Club history will be made later this month when the much-anticipated Tokyo American Club Nihonbashi opens its doors for the first time.
Clutching an iPad, Daishi Yoshimoto weaves his way between scaffolding platforms, carts piled high with construction materials and stacks of neatly wound cabling. He stops and looks upwards.
“You never normally have such a beautiful ceiling in a gym,” he says of the sleek, dark-wood vaulted canopy. “It’s like working out in a restaurant. We didn’t want to create any space that was second grade.”
Yoshimoto begins swiping through images of architectural renderings on his tablet. He finds what he’s looking for: a computer-generated snapshot of how the space will appear in a few short weeks.
“The reception desk there. The rowing machine there. The running machines over there and the stretching mat there,” says Yoshimoto, pointing to different parts of the winter sunshine-saturated room that will soon house the very latest in cardio and weight-training equipment.
The 50-year-old Japanese architect is making one of his weekly tours of the site of Tokyo American Club Nihonbashi, ahead of its inauguration on March 31. Located on the sixth floor of Nihonbashi Muromachi Mitsui Tower, in the heart of Tokyo’s Nihonbashi district, the adults-only satellite facility is the first of its kind for the Club.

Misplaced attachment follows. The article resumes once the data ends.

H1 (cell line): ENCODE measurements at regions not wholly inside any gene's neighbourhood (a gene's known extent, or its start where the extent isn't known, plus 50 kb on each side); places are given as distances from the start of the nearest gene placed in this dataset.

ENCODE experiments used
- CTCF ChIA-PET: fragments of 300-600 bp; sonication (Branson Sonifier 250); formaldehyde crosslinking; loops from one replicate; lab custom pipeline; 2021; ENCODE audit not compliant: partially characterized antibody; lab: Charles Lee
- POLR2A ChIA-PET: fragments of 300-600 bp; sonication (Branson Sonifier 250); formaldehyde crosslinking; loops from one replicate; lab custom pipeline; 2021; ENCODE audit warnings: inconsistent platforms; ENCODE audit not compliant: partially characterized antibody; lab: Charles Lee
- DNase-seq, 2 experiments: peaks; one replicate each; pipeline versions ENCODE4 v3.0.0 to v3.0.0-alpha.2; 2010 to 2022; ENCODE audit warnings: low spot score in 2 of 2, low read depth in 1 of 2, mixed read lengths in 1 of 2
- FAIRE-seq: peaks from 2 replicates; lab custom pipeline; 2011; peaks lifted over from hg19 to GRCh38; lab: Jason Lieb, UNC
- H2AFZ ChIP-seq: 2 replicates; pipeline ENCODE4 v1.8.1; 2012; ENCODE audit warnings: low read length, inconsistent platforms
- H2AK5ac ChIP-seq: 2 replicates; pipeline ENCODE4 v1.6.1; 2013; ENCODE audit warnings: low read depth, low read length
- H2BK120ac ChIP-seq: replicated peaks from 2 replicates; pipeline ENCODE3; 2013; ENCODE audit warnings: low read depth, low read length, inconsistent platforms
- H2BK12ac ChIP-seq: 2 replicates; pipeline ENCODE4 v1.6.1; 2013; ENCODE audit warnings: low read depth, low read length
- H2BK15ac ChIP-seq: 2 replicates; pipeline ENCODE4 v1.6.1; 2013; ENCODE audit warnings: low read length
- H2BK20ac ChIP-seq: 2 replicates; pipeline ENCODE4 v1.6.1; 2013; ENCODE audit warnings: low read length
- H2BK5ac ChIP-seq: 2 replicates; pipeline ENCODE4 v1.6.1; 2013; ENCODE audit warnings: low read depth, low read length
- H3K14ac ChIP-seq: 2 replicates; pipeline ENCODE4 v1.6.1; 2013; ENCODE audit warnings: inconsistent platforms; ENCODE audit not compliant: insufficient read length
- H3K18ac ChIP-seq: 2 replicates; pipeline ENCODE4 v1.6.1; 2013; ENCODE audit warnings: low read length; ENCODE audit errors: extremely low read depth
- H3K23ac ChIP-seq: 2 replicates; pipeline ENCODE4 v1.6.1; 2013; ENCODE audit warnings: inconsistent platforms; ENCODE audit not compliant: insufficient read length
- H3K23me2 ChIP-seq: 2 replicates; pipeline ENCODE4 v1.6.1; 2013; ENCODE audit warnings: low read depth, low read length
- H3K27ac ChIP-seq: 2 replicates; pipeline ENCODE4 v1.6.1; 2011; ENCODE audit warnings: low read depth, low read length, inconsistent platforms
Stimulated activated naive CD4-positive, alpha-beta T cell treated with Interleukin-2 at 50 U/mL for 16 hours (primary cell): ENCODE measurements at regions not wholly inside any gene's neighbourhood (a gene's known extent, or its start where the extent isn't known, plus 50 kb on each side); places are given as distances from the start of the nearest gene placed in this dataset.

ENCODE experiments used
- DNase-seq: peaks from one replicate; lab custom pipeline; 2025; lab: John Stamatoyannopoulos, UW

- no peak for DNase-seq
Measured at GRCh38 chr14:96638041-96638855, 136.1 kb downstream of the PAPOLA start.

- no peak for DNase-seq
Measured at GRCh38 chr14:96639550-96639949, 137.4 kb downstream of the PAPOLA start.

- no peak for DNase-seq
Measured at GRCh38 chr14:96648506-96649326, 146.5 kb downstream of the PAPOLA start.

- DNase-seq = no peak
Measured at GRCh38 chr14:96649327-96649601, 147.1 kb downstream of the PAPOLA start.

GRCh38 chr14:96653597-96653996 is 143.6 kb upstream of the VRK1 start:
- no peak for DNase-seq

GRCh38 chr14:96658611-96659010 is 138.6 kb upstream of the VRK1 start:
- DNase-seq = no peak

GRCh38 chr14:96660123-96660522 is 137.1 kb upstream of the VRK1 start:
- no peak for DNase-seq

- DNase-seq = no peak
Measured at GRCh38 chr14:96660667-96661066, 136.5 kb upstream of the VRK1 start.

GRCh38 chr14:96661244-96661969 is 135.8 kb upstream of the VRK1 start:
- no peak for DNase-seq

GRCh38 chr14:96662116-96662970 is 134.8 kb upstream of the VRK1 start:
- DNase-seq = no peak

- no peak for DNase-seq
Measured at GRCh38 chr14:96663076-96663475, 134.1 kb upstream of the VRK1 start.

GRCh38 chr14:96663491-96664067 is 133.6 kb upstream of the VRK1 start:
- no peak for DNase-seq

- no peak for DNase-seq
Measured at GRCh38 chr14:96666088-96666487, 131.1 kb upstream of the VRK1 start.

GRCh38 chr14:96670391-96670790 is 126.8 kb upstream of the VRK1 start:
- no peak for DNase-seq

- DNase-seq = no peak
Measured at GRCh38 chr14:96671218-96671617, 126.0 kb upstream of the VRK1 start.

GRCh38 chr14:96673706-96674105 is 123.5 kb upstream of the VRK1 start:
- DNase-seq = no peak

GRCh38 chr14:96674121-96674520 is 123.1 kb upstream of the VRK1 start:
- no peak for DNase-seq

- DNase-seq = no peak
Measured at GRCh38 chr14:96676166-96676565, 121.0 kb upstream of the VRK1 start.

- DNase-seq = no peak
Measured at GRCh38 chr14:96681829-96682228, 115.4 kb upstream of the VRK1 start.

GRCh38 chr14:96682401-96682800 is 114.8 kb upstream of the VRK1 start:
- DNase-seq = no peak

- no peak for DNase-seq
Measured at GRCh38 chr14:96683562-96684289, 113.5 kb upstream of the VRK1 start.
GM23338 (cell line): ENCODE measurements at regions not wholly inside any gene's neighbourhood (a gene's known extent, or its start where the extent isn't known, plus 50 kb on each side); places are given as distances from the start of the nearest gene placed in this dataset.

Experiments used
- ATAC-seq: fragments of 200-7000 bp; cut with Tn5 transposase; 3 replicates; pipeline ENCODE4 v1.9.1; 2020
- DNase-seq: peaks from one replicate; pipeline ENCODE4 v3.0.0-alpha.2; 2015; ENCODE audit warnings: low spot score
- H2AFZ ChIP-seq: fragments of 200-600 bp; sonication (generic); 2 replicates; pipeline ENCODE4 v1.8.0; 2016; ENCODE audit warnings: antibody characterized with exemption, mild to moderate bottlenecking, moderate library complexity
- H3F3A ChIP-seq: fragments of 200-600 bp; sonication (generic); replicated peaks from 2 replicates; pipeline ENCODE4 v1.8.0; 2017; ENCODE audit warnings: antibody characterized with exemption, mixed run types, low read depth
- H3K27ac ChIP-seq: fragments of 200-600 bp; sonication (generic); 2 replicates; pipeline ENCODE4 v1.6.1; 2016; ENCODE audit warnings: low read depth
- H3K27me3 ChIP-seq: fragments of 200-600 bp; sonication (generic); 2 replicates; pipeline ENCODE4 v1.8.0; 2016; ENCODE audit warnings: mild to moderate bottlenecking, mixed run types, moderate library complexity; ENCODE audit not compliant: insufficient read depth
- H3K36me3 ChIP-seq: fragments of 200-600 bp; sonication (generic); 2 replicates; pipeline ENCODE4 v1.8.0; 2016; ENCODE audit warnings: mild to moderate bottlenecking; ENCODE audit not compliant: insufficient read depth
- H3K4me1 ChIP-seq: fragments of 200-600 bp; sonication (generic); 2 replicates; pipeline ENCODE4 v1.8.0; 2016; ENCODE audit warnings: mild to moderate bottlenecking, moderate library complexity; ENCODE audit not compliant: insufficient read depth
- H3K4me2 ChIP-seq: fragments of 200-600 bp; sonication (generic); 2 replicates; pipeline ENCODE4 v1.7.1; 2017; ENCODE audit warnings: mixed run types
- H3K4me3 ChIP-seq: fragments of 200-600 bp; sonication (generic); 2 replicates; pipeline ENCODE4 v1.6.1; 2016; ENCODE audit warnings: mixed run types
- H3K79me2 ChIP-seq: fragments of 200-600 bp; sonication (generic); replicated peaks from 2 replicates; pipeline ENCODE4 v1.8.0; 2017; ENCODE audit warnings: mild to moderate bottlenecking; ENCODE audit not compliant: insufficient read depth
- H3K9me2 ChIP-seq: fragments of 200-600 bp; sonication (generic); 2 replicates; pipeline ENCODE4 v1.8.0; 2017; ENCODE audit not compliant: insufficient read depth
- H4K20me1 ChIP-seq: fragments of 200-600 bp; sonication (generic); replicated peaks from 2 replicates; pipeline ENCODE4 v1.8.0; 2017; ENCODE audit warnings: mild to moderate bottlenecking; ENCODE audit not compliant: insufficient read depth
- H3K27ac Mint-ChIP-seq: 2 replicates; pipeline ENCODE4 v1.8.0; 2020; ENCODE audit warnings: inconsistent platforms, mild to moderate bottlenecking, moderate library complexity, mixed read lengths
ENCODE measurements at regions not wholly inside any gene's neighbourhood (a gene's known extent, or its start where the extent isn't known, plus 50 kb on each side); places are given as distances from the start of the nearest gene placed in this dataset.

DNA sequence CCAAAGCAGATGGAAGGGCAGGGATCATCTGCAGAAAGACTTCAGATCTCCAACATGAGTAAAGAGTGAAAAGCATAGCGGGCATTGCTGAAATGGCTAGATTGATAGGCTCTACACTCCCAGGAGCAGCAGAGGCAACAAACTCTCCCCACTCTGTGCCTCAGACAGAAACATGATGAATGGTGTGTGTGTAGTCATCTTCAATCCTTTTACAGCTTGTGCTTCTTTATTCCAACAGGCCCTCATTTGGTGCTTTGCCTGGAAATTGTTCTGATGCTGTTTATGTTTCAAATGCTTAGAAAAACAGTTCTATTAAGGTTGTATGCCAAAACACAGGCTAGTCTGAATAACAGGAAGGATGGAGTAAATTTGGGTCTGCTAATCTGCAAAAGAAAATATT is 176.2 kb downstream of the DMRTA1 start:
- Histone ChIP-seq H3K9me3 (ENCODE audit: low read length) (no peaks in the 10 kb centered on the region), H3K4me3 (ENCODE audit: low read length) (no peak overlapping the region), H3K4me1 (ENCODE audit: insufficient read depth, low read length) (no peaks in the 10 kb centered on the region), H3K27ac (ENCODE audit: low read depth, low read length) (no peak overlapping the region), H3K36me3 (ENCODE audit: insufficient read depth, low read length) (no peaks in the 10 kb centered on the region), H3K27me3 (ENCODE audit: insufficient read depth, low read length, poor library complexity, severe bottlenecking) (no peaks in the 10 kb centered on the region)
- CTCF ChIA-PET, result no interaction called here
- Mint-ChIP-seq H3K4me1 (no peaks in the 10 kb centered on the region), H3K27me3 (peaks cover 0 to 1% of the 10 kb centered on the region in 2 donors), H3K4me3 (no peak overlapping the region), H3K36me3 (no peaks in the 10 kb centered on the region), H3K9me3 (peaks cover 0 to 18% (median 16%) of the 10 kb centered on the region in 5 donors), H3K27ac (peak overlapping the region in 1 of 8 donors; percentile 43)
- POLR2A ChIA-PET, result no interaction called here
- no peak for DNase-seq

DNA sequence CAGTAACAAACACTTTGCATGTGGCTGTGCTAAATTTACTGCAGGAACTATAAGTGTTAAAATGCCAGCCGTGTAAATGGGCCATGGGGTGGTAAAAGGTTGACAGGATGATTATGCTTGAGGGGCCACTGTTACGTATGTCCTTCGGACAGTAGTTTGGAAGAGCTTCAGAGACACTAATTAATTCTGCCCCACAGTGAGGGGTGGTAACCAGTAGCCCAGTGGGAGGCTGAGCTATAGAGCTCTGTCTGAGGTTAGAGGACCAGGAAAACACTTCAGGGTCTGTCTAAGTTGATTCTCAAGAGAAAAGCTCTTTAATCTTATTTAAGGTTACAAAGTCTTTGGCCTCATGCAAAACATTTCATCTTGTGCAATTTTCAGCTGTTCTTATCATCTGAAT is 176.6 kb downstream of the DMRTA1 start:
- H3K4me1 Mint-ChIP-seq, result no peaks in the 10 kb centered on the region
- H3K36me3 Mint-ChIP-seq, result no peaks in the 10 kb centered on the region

“This is a historic step for the Club. In our nearly 100-year history, we have never extended to include a second facility. This is going to be a wonderful benefit for our Members in a really great part of town,” says Member Ginger Griggs, chair of the TAC Nihonbashi Task Force, which oversaw the entire project.
That epochal aspect to the venture was not lost on Yoshimoto when he began to forge his design concept for the new clubhouse.
“The fact that it is the first outpost of the Club, that alone was extremely exciting. A lot of pressure as well,” he says. “I didn’t want to make a smaller version of Azabudai. It had to have its own character.”
Over months of collaborative meetings between Yoshimoto, the task force and Club management, design revisions, research and back-to-the-drawing-board moments, the Club took shape. The result is a warm, bright space infused with subtle, contemporary sophistication in every detail of its structure.
“We wanted to create a home for the Members and so creating this warm atmosphere is extremely important,” Yoshimoto says.
Three natural materials, he explains, underpin the home concept: basalt, which forms the curved stone wall that runs between the lobby and the bar area, where antique bronze, the second material, is evident, and walnut, the wood of the pitched ceiling veneer.
“The whole Club is covered by a single roof, almost. The sense of everything being under one roof is important,” says Yoshimoto. “As far as texture goes, I love walnut and its color. It gives a modern atmosphere to this space. It’s a very solid-looking and warm wood.”
Those arriving through the Club’s entrance are welcomed into a stylish lobby, whose furniture and fittings are intended to give it the feel of an intimate living room. From here, Members can head directly to the fitness area and locker rooms or follow the artwork-lined hallway to Satchmo’s bar, Muromachi Lounge and the American Room, the Club’s restaurant, which also includes a separate, private dining room.
Members will even have access (subject to availability) to an adjacent VIP space, with its own large conference table and bar. It all amounts to an upscale urban retreat overflowing with opportunities.